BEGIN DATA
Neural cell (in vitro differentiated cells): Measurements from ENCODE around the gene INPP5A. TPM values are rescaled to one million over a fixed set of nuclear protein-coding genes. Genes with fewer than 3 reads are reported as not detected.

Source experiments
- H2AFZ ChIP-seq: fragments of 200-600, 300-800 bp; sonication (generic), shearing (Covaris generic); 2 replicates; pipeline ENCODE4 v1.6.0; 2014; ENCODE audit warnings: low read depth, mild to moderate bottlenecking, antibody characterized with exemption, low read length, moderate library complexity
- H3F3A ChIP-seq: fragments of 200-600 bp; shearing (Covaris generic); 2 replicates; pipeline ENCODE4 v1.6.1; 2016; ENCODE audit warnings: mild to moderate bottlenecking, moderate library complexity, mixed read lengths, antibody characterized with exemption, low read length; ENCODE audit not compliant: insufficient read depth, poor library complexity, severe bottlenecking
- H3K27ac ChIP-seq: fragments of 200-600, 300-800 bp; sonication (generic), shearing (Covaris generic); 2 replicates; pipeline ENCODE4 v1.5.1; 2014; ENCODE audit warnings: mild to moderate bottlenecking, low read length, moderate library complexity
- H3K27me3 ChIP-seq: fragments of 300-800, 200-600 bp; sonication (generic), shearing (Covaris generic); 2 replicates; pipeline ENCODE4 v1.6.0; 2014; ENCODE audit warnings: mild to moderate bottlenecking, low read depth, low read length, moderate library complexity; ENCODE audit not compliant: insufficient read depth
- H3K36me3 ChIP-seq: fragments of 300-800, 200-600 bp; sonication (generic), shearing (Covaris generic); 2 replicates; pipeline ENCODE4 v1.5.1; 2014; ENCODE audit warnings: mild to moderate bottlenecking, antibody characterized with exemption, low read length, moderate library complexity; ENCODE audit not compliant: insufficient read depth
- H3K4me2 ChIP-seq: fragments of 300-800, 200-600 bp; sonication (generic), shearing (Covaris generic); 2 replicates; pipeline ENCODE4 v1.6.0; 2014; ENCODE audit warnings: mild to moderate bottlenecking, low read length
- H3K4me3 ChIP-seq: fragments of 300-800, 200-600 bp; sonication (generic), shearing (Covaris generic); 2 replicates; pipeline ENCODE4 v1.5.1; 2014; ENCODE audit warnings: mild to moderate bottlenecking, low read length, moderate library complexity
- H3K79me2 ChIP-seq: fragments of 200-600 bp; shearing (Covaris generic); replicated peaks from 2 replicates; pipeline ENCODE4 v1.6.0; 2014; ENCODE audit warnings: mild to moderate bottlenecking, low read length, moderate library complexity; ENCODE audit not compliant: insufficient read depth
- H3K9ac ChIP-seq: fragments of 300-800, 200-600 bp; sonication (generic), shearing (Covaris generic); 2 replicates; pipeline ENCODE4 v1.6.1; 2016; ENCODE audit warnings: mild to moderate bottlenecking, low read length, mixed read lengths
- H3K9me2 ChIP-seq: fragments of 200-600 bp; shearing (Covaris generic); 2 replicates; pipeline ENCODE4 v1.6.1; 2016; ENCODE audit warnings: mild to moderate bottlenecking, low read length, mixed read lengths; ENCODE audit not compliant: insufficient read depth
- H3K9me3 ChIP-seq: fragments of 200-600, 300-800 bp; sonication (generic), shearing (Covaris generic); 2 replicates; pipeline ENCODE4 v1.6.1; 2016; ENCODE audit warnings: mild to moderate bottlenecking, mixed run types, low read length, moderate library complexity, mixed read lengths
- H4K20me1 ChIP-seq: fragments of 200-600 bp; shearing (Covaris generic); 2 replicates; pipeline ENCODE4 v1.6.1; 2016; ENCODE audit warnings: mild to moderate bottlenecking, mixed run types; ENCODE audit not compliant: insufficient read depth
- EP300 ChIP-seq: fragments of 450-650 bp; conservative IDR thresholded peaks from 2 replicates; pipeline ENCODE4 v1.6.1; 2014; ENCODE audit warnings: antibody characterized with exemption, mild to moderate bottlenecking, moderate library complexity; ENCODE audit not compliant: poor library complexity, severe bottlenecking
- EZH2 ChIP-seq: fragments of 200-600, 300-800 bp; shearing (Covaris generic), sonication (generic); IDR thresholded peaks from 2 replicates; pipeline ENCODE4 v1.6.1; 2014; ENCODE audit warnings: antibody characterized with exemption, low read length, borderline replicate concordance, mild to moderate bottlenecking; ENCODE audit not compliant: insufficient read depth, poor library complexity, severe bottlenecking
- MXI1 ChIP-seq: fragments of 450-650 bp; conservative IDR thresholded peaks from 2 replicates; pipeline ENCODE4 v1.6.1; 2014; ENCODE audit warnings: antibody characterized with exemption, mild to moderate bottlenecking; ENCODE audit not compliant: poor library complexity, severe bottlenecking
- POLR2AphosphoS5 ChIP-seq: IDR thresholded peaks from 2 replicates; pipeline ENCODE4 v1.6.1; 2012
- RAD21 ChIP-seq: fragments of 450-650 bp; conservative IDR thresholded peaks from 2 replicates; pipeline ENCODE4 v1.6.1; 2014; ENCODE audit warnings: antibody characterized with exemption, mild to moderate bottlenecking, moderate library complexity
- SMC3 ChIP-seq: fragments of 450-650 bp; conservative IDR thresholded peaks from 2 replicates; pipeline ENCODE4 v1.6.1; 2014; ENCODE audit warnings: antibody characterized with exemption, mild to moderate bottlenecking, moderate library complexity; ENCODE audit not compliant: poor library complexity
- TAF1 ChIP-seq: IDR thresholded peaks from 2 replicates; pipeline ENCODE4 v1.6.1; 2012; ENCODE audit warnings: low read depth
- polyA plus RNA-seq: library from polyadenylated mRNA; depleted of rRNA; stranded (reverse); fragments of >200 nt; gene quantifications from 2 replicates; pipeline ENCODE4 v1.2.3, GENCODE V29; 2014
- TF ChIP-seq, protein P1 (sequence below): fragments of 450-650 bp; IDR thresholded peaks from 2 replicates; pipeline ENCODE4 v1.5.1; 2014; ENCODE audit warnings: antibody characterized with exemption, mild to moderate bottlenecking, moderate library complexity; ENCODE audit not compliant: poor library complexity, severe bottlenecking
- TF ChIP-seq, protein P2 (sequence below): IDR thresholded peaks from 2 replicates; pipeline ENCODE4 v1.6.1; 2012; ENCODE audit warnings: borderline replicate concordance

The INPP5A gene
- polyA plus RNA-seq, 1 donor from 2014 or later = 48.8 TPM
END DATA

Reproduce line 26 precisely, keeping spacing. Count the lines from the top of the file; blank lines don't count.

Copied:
- polyA plus RNA-seq, 1 donor from 2014 or later = 48.8 TPM